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An excerpt from www.HouseOfNames.com archives copyright 2000 - 2017


Beuorthe is a name whose ancestors lived among the Picts, a tribe in ancient Scotland. The Beuorthe family lived in the lands of Beath in Fife. The name is a topographic or local surname, which was given to a family who held a barony or lands, had houses, manors or estates in that area. The name could have also been derived from the Gaelic beith which means birch tree.

Beuorthe Early Origins



The surname Beuorthe was first found in Fife, at the Hill of Beath, a hill and a village in Fife, Scotland just outside Dunfermline and joined to Cowdenbeath. The village is best known as the location of the meeting of the Covenanters at which John Blackadder was one of the preachers in the summer of 1670. As of 1896, it had a population of about 1,300 people.

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Beuorthe Spelling Variations


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Beuorthe Spelling Variations



The appearance of the printing press and the first dictionaries in the last few hundred years did much to standardize spelling. Prior to that time scribes spelled according to sound, a practice that resulted in many spelling variations. Beuorthe has been spelled Beath, Beeth, Beith, Bait, Baith and others.

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Beuorthe Early History


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Beuorthe Early History



This web page shows only a small excerpt of our Beuorthe research. Another 225 words (16 lines of text) covering the years 1231 and 1696 are included under the topic Early Beuorthe History in all our PDF Extended History products and printed products wherever possible.

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Beuorthe Early Notables (pre 1700)


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Beuorthe Early Notables (pre 1700)



More information is included under the topic Early Beuorthe Notables in all our PDF Extended History products and printed products wherever possible.

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The Great Migration


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The Great Migration



The expense of the crossing to the North American colonies seemed small beside the difficulties of remaining in Scotland. It was a long and hard trip, but at its end lay the reward of freedom. Some Scots remained faithful to England and called themselves United Empire Loyalists, while others fought in the American War of Independence. Much of this lost Scottish heritage has been recovered in the last century through Clan societies and other patriotic Scottish organizations. A search of immigration and passenger lists revealed many important, early immigrants to North America bearing the name of Beuorthe: Robert Beath who settled in Charles Town [Charleston], South Carolina in 1766; Henry and Robert Beath arrived in Philadelphia, Pennsylvania in 1830; Robert Beeth settled in Savannah, Georgia, in 1820.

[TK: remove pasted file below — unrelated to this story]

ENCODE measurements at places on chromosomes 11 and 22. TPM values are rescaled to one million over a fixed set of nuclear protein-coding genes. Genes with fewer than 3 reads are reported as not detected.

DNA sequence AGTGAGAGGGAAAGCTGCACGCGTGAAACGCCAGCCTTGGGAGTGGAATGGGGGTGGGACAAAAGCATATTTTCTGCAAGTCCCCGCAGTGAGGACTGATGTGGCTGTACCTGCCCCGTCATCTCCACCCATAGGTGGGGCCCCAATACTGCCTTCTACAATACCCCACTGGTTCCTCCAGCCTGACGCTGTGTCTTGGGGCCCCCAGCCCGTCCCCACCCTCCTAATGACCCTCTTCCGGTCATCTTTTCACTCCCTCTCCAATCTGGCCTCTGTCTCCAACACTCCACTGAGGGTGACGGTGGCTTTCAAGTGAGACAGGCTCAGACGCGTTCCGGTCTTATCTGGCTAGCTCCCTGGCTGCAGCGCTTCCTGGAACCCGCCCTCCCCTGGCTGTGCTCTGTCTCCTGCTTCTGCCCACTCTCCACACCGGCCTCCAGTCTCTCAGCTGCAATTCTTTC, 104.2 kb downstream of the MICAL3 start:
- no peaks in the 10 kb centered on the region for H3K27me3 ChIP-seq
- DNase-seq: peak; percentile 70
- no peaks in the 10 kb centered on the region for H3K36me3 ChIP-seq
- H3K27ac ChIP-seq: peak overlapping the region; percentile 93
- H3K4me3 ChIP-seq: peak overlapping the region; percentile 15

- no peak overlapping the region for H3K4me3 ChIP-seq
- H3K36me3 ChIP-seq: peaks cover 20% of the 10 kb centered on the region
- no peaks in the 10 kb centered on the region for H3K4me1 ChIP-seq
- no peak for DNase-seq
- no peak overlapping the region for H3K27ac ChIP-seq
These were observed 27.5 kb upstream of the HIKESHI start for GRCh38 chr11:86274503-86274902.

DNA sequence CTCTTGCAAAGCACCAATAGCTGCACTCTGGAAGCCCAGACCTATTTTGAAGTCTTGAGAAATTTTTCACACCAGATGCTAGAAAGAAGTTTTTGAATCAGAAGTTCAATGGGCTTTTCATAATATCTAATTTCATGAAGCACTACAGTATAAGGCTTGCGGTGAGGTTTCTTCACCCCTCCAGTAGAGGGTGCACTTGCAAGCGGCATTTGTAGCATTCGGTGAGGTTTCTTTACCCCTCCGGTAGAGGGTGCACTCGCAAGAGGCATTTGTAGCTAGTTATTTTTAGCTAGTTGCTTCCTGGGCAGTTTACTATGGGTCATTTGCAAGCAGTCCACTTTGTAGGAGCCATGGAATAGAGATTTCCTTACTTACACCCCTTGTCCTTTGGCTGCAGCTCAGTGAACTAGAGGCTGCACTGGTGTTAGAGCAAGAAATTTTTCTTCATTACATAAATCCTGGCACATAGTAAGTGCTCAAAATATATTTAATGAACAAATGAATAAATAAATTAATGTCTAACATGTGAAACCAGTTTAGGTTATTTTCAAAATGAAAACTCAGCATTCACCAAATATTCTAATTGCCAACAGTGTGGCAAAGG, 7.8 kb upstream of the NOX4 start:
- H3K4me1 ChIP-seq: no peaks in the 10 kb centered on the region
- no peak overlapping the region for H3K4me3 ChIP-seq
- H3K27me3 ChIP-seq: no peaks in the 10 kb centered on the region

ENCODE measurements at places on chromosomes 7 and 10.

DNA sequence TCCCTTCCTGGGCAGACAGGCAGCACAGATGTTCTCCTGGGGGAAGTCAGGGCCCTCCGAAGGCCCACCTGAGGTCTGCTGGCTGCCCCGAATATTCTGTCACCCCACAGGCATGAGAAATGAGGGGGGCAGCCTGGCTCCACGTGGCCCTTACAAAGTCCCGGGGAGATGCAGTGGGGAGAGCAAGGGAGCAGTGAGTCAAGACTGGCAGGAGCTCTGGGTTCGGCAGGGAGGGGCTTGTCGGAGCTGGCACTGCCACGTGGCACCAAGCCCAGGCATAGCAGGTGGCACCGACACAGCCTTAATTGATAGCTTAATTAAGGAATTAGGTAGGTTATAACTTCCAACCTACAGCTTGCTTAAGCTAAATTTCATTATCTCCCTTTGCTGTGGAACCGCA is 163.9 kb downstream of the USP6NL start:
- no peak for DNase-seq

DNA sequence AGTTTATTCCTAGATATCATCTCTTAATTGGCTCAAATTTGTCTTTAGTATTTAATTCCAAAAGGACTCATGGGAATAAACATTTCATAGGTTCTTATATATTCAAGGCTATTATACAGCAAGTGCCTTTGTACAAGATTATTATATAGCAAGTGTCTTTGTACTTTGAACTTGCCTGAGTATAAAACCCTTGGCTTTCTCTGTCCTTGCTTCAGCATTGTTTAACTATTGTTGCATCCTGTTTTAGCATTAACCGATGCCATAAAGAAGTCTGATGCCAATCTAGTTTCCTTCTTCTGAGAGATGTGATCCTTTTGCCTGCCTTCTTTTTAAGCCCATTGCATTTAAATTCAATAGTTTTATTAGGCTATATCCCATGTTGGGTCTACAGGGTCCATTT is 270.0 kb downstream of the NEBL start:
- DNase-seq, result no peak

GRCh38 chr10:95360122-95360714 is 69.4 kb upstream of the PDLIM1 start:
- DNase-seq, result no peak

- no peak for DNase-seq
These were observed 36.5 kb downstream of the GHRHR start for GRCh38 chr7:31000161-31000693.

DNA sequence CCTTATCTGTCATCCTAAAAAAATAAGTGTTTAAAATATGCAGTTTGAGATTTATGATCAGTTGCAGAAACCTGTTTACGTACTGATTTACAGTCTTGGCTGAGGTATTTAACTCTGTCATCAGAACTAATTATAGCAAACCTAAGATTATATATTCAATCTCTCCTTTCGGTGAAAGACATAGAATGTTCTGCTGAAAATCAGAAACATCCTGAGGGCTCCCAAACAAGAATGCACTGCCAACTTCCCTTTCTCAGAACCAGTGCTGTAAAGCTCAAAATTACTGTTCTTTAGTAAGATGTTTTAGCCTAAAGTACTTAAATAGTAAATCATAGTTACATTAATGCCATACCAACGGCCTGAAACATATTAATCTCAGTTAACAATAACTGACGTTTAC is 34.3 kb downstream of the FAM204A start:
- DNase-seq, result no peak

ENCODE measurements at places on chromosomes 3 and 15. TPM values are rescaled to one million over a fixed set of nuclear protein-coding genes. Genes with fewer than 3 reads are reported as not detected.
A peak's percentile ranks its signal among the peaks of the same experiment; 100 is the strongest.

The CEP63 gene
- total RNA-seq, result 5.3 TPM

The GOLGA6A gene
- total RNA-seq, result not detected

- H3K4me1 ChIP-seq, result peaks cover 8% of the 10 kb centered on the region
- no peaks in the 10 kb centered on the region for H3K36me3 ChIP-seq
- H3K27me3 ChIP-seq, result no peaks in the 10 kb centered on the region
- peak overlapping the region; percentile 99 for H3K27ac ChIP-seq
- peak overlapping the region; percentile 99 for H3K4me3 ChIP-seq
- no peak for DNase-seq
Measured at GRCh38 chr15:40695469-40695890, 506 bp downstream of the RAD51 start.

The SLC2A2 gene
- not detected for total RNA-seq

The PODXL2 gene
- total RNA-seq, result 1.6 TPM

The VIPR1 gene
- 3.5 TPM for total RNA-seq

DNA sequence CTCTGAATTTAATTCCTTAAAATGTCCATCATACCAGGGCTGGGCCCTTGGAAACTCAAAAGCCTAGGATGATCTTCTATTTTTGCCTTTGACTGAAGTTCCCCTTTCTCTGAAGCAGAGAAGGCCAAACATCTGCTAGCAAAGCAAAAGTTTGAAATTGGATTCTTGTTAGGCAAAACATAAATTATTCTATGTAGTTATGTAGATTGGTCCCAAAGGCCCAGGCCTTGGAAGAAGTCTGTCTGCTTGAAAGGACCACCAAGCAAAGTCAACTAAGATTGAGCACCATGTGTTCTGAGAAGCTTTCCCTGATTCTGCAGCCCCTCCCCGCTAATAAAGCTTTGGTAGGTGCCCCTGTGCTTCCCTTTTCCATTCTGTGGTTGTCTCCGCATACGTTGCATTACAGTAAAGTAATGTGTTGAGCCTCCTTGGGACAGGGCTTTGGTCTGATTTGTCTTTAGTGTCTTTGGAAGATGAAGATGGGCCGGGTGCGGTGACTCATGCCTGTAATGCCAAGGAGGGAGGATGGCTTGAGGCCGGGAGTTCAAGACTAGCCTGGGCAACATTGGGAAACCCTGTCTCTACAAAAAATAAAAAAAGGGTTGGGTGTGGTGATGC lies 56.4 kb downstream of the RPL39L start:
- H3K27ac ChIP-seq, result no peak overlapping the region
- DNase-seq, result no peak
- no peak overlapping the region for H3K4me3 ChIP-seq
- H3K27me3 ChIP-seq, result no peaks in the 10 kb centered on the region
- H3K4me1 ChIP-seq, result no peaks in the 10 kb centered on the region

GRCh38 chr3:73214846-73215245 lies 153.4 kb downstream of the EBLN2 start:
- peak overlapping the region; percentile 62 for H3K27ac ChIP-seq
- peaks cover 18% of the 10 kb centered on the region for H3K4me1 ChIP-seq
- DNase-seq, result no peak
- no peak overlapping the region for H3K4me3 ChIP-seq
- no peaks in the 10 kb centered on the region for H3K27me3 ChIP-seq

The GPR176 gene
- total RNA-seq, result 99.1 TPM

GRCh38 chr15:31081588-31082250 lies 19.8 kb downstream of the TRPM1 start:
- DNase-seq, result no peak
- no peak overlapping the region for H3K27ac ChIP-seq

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Motto


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Motto



The motto was originally a war cry or slogan. Mottoes first began to be shown with arms in the 14th and 15th centuries, but were not in general use until the 17th century. Thus the oldest coats of arms generally do not include a motto. Mottoes seldom form part of the grant of arms: Under most heraldic authorities, a motto is an optional component of the coat of arms, and can be added to or changed at will; many families have chosen not to display a motto.

Motto: Fortuna virtute
Motto Translation: By good fortune and valour.


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Beuorthe Family Crest Products


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Beuorthe Family Crest Products




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See Also


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See Also




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Citations


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Citations



    Other References

    1. Bain, Robert. The Clans and Tartans of Scotland. Glasgow & London: Collins, 1968. Print. (ISBN 000411117-6).
    2. Magnusson, Magnus. Chambers Biographical Dictionary 5th edition. Edinburgh: W & R Chambers, 1990. Print.
    3. Skene, William Forbes Edition. Chronicles of the Picts, Chronicles of the Scots and Other Early Memorials of Scottish History. Edinburgh: H.M. General Register House, 1867. Print.
    4. Leeson, Francis L. Dictionary of British Peerages. Baltimore: Genealogical Publishing, 1986. Print. (ISBN 0-8063-1121-5).
    5. Browning, Charles H. Americans of Royal Descent. Baltimore: Genealogical Publishing. Print.
    6. Bell, Robert. The Book of Ulster Surnames. Belfast: Blackstaff, 1988. Print. (ISBN 10-0856404160).
    7. Le Patourel, John. The Norman Empire. New York: Oxford University Press, 1976. Print. (ISBN 0-19-822525-3).
    8. Urquhart, Blair Edition. Tartans The New Compact Study Guide and Identifier. Secauccus, NJ: Chartwell Books, 1994. Print. (ISBN 0-7858-0050-6).
    9. Paul, Sir James Balfour. An Ordinary of Arms Contained in the Public Register of All Arms and Bearings in Scotland Second Edition. Baltimore: Genealogical Publishing, 1903. Print.
    10. Catholic Directory For Scotland. Glasgow: Burns Publications. Print.
    11. ...

    The Beuorthe Family Crest was acquired from the Houseofnames.com archives. The Beuorthe Family Crest was drawn according to heraldic standards based on published blazons. We generally include the oldest published family crest once associated with each surname.

    This page was last modified on 9 April 2013 at 08:23.

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